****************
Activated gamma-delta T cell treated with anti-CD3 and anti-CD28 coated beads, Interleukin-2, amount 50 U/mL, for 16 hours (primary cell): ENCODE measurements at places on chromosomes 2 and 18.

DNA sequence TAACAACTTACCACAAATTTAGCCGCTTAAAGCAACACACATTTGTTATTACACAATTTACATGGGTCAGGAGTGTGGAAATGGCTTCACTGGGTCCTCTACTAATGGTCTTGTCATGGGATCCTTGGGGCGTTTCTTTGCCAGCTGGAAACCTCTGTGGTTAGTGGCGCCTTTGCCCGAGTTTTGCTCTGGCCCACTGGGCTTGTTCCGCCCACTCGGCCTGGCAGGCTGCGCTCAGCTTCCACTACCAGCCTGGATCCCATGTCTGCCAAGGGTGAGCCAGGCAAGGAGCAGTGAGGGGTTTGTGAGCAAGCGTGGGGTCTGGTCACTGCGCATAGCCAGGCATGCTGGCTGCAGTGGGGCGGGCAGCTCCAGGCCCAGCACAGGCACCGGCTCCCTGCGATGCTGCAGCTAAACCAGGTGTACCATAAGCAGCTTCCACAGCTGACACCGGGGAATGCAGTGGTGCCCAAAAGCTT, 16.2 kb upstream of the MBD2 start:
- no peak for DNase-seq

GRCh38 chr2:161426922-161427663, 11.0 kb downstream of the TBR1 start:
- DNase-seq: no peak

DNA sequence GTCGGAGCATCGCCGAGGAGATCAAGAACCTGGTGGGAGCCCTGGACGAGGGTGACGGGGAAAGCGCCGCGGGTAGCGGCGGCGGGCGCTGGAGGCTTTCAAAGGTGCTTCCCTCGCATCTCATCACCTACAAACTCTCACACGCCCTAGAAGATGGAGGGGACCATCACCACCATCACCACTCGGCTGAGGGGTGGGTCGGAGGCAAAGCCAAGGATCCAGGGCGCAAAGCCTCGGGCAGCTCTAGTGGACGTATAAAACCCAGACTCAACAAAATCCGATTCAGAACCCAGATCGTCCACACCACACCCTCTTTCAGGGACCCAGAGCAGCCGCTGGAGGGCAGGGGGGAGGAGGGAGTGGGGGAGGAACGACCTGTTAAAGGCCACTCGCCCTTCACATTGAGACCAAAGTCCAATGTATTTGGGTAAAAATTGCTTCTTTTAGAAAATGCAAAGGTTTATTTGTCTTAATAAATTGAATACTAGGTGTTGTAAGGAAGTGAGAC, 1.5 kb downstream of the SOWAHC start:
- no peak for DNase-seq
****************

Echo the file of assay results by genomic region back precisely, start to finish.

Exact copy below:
Activated gamma-delta T cell treated with anti-CD3 and anti-CD28 coated beads, Interleukin-2, amount 50 U/mL, for 16 hours (primary cell): ENCODE measurements at places on chromosomes 2 and 18.

DNA sequence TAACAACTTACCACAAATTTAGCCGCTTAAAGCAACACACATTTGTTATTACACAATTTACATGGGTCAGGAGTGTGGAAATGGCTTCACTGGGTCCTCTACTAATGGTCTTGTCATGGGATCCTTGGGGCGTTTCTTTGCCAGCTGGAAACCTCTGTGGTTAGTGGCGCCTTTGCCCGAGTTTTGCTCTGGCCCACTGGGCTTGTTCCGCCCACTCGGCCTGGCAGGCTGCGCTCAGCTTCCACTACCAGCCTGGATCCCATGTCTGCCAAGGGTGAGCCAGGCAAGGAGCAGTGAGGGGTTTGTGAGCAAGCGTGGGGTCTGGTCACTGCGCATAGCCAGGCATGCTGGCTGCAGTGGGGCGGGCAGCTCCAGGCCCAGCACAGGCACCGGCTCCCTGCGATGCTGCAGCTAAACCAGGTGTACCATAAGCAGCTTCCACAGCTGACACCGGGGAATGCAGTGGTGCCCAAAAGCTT, 16.2 kb upstream of the MBD2 start:
- no peak for DNase-seq

GRCh38 chr2:161426922-161427663, 11.0 kb downstream of the TBR1 start:
- DNase-seq: no peak

DNA sequence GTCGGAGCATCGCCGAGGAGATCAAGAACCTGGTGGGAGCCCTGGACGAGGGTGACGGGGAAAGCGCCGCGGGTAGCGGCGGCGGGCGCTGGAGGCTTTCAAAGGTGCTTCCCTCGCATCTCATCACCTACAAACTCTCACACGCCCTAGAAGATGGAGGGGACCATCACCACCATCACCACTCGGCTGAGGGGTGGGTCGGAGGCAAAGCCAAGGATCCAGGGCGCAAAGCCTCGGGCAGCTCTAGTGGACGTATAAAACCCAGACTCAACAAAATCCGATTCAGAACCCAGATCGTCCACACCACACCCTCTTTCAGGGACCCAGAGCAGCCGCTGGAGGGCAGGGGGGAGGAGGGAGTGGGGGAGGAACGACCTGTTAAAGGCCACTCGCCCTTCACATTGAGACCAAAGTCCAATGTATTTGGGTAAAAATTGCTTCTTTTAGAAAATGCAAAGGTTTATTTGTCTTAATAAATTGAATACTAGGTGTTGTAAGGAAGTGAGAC, 1.5 kb downstream of the SOWAHC start:
- no peak for DNase-seq